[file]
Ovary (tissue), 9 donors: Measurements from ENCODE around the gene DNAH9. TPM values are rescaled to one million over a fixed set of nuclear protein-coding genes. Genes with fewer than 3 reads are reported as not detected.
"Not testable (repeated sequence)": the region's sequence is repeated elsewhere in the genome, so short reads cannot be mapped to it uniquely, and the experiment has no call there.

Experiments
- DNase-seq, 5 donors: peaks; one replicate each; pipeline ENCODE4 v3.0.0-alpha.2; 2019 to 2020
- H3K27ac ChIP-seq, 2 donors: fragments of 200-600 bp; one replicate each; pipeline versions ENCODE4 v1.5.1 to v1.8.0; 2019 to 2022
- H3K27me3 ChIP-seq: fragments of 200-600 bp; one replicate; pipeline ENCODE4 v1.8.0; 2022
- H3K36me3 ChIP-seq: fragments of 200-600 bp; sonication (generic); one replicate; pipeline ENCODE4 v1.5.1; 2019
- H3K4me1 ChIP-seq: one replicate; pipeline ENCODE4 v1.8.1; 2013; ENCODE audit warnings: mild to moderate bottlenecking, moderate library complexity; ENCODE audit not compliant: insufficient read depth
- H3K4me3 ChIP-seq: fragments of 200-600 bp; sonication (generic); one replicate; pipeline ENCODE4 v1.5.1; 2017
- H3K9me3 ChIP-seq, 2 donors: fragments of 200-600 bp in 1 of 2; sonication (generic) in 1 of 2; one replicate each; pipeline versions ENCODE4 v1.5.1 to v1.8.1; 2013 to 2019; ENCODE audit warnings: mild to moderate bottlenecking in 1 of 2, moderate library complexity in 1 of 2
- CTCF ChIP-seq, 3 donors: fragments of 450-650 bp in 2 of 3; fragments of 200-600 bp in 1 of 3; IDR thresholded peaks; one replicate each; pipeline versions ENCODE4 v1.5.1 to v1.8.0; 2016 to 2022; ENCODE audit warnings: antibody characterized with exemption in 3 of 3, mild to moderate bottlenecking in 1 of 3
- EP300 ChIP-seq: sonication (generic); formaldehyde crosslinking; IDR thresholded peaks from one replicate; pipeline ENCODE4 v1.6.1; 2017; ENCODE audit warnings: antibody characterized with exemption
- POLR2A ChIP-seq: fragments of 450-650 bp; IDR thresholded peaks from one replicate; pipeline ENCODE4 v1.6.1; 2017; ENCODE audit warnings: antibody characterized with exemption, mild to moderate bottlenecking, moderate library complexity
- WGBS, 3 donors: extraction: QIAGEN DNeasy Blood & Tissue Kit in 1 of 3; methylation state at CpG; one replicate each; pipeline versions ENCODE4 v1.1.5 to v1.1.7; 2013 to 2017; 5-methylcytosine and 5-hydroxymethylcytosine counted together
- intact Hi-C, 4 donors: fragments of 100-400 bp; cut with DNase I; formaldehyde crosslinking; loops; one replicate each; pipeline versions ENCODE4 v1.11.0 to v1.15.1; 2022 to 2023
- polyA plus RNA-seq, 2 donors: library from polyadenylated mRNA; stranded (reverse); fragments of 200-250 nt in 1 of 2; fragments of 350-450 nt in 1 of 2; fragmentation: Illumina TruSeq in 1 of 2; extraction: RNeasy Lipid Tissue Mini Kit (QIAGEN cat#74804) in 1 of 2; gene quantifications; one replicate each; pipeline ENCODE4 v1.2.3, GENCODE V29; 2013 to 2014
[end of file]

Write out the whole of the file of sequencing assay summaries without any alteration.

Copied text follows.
Ovary (tissue), 9 donors: Measurements from ENCODE around the gene DNAH9. TPM values are rescaled to one million over a fixed set of nuclear protein-coding genes. Genes with fewer than 3 reads are reported as not detected.
"Not testable (repeated sequence)": the region's sequence is repeated elsewhere in the genome, so short reads cannot be mapped to it uniquely, and the experiment has no call there.

Experiments
- DNase-seq, 5 donors: peaks; one replicate each; pipeline ENCODE4 v3.0.0-alpha.2; 2019 to 2020
- H3K27ac ChIP-seq, 2 donors: fragments of 200-600 bp; one replicate each; pipeline versions ENCODE4 v1.5.1 to v1.8.0; 2019 to 2022
- H3K27me3 ChIP-seq: fragments of 200-600 bp; one replicate; pipeline ENCODE4 v1.8.0; 2022
- H3K36me3 ChIP-seq: fragments of 200-600 bp; sonication (generic); one replicate; pipeline ENCODE4 v1.5.1; 2019
- H3K4me1 ChIP-seq: one replicate; pipeline ENCODE4 v1.8.1; 2013; ENCODE audit warnings: mild to moderate bottlenecking, moderate library complexity; ENCODE audit not compliant: insufficient read depth
- H3K4me3 ChIP-seq: fragments of 200-600 bp; sonication (generic); one replicate; pipeline ENCODE4 v1.5.1; 2017
- H3K9me3 ChIP-seq, 2 donors: fragments of 200-600 bp in 1 of 2; sonication (generic) in 1 of 2; one replicate each; pipeline versions ENCODE4 v1.5.1 to v1.8.1; 2013 to 2019; ENCODE audit warnings: mild to moderate bottlenecking in 1 of 2, moderate library complexity in 1 of 2
- CTCF ChIP-seq, 3 donors: fragments of 450-650 bp in 2 of 3; fragments of 200-600 bp in 1 of 3; IDR thresholded peaks; one replicate each; pipeline versions ENCODE4 v1.5.1 to v1.8.0; 2016 to 2022; ENCODE audit warnings: antibody characterized with exemption in 3 of 3, mild to moderate bottlenecking in 1 of 3
- EP300 ChIP-seq: sonication (generic); formaldehyde crosslinking; IDR thresholded peaks from one replicate; pipeline ENCODE4 v1.6.1; 2017; ENCODE audit warnings: antibody characterized with exemption
- POLR2A ChIP-seq: fragments of 450-650 bp; IDR thresholded peaks from one replicate; pipeline ENCODE4 v1.6.1; 2017; ENCODE audit warnings: antibody characterized with exemption, mild to moderate bottlenecking, moderate library complexity
- WGBS, 3 donors: extraction: QIAGEN DNeasy Blood & Tissue Kit in 1 of 3; methylation state at CpG; one replicate each; pipeline versions ENCODE4 v1.1.5 to v1.1.7; 2013 to 2017; 5-methylcytosine and 5-hydroxymethylcytosine counted together
- intact Hi-C, 4 donors: fragments of 100-400 bp; cut with DNase I; formaldehyde crosslinking; loops; one replicate each; pipeline versions ENCODE4 v1.11.0 to v1.15.1; 2022 to 2023
- polyA plus RNA-seq, 2 donors: library from polyadenylated mRNA; stranded (reverse); fragments of 200-250 nt in 1 of 2; fragments of 350-450 nt in 1 of 2; fragmentation: Illumina TruSeq in 1 of 2; extraction: RNeasy Lipid Tissue Mini Kit (QIAGEN cat#74804) in 1 of 2; gene quantifications; one replicate each; pipeline ENCODE4 v1.2.3, GENCODE V29; 2013 to 2014